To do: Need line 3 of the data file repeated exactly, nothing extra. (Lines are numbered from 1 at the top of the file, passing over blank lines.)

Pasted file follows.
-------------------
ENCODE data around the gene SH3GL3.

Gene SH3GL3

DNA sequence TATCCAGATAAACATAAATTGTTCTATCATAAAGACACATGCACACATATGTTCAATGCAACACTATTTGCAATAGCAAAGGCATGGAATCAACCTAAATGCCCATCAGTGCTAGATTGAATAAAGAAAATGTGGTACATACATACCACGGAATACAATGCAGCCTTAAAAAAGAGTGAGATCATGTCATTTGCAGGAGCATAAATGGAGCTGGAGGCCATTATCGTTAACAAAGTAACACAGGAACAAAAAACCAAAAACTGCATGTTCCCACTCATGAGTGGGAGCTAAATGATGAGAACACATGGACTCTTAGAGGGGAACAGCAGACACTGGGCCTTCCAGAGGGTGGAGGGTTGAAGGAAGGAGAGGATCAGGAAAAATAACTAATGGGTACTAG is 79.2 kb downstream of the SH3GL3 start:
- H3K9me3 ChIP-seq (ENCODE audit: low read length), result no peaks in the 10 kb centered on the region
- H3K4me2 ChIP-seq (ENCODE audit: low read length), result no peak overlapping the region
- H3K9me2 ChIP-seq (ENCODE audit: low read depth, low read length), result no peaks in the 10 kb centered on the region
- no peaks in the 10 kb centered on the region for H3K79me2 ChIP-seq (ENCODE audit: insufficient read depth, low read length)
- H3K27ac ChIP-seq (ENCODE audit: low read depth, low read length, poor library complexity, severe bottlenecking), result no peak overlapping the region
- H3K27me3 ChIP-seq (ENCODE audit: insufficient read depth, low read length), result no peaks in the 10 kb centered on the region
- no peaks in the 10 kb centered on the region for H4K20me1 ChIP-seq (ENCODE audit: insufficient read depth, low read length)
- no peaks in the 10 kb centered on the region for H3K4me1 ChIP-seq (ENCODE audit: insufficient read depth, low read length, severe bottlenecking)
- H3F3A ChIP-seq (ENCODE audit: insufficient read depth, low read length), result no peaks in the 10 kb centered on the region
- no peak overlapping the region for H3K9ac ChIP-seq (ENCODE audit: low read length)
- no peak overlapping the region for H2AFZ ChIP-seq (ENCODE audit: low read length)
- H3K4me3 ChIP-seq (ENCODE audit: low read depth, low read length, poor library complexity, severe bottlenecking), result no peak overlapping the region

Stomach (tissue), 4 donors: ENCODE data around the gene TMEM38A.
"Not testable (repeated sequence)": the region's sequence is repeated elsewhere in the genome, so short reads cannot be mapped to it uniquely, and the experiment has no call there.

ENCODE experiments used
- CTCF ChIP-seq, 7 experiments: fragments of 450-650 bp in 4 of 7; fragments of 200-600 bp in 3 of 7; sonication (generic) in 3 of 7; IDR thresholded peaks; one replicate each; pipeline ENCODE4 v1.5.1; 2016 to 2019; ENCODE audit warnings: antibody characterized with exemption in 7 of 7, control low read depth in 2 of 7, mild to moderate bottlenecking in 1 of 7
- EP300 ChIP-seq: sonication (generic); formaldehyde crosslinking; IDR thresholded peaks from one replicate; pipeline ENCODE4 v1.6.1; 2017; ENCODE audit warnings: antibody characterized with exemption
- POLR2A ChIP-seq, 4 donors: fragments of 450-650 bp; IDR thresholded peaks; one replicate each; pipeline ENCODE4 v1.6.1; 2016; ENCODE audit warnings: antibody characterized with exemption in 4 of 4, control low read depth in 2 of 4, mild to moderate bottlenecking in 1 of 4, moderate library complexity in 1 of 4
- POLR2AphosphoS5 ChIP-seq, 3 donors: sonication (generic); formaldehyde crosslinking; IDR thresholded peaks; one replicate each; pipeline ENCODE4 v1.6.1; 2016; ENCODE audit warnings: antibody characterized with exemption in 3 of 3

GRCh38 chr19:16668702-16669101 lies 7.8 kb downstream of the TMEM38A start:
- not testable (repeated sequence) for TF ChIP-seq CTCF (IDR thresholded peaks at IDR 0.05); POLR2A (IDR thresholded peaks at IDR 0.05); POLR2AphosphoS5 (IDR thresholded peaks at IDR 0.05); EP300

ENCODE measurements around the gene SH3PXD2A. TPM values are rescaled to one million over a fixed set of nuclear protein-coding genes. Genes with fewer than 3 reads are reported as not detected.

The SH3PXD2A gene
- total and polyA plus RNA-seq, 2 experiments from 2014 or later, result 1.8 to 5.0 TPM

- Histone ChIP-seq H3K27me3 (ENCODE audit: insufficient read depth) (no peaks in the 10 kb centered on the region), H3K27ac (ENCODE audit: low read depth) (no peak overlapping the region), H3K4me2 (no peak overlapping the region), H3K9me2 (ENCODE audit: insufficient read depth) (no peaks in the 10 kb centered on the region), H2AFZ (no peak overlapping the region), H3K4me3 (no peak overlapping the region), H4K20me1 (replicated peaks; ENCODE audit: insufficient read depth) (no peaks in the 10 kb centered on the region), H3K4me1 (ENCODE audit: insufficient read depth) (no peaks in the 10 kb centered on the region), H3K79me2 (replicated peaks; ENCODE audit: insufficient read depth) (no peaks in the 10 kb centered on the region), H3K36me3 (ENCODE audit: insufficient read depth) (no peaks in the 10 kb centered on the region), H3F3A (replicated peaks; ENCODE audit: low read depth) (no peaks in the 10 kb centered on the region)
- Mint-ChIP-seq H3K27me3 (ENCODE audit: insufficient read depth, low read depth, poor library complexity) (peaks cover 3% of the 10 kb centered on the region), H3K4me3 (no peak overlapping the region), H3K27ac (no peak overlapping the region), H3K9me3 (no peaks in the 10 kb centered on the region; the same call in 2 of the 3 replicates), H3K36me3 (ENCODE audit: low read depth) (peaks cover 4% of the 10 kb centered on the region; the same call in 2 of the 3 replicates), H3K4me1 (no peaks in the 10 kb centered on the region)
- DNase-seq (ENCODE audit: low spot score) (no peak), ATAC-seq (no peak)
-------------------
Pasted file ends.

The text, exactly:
DNA sequence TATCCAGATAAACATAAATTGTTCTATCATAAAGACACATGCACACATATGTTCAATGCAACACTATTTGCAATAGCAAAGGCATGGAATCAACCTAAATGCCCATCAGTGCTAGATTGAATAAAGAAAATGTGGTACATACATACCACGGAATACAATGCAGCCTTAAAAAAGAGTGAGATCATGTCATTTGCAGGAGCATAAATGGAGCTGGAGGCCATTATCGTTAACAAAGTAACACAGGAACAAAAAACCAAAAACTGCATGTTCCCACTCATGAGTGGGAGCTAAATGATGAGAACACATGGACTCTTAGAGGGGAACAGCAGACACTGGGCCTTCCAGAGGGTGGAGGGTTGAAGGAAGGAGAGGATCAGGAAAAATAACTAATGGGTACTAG is 79.2 kb downstream of the SH3GL3 start: